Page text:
Randomised controlled trial of an automated, interactive telephone intervention to improve type 2 diabetes self-management (Telephone-Linked Care Diabetes Project): study protocol
1 Department of Epidemiology and Preventive Medicine, School of Public Health and Preventive Medicine, Monash University, 3rd Floor Burnett Building The Alfred Hospital, Melbourne, 3004, Australia
2 Centre for Online Health, University of Queensland, Brisbane, Australia
3 Diamantina Institute, University of Queensland, Princess Alexandra Hospital, Brisbane, Australia
4 Department of Diabetes and Endocrinology, Princess Alexandra Hospital, Brisbane, Australia
5 Institute of Health and Biomedical Innovation, Queensland University of Technology, Brisbane, Australia
6 Faculty of Health and Social Development, University of British Columbia, Vancouver, Canada
7 Centre for Applied Health Economics, School of Medicine, Griffith University, Logan, Australia
8 Norwegian Centre for Integrated Care and Telemedicine, University Hospital of North Norway, Tromsø, Norway
9 Medical Information Systems Unit, Boston Medical Center, Boston University, Boston, USA
BMC Public Health 2010, 10:599 doi:10.1186/1471-2458-10-599Published: 12 October 2010
An estimated 285 million people worldwide have diabetes and its prevalence is predicted to increase to 439 million by 2030. For the year 2010, it is estimated that 3.96 million excess deaths in the age group 20-79 years are attributable to diabetes around the world. Self-management is recognised as an integral part of diabetes care. This paper describes the protocol of a randomised controlled trial of an automated interactive telephone system aiming to improve the uptake and maintenance of essential diabetes self-management behaviours.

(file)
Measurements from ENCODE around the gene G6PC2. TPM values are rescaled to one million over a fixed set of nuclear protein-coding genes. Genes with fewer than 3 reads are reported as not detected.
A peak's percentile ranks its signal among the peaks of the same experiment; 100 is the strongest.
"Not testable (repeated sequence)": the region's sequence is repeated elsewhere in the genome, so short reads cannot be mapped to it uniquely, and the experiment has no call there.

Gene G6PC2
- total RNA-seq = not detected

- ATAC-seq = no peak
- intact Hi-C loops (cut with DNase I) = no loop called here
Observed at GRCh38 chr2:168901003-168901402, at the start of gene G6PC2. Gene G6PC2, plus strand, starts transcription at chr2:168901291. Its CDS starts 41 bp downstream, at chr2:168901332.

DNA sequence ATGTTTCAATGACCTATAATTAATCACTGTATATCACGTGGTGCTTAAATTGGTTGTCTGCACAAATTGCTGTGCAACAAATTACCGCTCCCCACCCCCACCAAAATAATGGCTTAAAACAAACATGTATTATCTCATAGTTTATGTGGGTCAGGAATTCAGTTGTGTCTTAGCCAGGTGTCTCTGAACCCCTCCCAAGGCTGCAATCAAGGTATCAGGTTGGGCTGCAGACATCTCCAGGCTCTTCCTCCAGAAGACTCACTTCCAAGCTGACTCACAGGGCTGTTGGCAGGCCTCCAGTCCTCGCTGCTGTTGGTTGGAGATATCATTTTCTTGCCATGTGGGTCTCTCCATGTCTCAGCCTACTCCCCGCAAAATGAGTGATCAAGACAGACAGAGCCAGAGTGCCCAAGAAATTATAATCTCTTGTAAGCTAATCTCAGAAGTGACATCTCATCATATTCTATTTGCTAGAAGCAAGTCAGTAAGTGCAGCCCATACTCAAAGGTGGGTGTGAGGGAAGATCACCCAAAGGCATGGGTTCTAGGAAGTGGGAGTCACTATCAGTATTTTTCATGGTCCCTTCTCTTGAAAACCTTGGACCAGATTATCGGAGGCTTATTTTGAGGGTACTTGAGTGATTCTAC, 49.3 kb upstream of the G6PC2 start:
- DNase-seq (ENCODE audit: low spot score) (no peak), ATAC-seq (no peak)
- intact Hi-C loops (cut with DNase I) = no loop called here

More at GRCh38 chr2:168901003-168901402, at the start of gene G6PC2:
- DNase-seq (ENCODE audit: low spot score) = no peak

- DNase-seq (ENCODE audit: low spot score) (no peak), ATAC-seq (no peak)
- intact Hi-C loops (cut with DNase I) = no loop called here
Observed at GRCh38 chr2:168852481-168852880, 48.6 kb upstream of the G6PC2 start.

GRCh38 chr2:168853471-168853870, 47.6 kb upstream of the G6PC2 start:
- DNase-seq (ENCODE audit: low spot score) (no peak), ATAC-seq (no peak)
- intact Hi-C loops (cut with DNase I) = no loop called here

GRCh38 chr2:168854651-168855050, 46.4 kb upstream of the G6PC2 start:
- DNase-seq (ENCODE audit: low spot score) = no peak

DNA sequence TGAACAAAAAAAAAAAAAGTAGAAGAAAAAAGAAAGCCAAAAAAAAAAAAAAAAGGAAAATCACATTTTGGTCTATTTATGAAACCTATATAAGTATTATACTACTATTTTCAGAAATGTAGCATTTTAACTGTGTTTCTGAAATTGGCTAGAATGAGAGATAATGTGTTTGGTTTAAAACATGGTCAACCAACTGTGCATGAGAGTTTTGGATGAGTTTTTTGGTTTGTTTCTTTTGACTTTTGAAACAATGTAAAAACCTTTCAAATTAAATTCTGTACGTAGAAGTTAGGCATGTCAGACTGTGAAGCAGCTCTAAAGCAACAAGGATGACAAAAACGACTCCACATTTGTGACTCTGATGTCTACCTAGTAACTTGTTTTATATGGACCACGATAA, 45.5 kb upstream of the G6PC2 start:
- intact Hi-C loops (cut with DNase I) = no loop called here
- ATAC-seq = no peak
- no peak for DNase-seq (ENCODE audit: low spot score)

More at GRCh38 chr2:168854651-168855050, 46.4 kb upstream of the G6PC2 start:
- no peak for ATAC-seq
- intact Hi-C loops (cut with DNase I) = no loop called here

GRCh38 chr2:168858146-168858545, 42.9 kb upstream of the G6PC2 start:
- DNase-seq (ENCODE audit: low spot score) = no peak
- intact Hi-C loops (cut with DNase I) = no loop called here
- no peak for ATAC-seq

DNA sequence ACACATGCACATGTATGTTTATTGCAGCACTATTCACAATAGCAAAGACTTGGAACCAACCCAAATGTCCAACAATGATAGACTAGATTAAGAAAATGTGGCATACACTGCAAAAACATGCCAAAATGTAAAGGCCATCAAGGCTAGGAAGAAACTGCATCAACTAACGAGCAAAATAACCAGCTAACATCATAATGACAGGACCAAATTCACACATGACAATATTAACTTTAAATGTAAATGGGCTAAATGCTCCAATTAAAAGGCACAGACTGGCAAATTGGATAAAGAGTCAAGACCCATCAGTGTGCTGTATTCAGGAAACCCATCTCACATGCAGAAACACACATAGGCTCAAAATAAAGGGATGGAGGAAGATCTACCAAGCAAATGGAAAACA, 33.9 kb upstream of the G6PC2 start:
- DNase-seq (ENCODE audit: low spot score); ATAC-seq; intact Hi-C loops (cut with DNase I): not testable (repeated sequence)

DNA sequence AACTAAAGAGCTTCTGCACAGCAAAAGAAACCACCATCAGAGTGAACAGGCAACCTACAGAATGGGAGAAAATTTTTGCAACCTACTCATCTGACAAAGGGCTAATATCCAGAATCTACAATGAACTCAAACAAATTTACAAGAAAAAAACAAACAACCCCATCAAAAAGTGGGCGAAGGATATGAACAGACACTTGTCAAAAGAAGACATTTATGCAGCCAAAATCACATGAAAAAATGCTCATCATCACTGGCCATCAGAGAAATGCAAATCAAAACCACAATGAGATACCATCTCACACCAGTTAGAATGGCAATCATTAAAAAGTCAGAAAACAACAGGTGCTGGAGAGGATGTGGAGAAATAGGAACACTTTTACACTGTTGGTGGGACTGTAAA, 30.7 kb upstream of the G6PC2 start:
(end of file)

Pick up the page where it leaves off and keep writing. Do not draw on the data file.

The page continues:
A total of 340 individuals with type 2 diabetes will be randomised, either to the routine care arm, or to the intervention arm in which participants receive the Telephone-Linked Care (TLC) Diabetes program in addition to their routine care. The intervention requires the participants to telephone the TLC Diabetes phone system weekly for 6 months. They receive the study handbook and a glucose meter linked to a data uploading device. The TLC system consists of a computer with software designed to provide monitoring, tailored feedback and education on key aspects of diabetes self-management, based on answers voiced or entered during the current or previous conversations. Data collection is conducted at baseline (Time 1), 6-month follow-up (Time 2), and 12-month follow-up (Time 3). The primary outcomes are glycaemic control (HbA1c) and quality of life (Short Form-36 Health Survey version 2). Secondary outcomes include anthropometric measures, blood pressure, blood lipid profile, psychosocial measures as well as measures of diet, physical activity, blood glucose monitoring, foot care and medication taking. Information on utilisation of healthcare services including hospital admissions, medication use and costs is collected. An economic evaluation is also planned.
Outcomes will provide evidence concerning the efficacy of a telephone-linked care intervention for self-management of diabetes. Furthermore, the study will provide insight into the potential for more widespread uptake of automated telehealth interventions, globally.
Trial Registration Number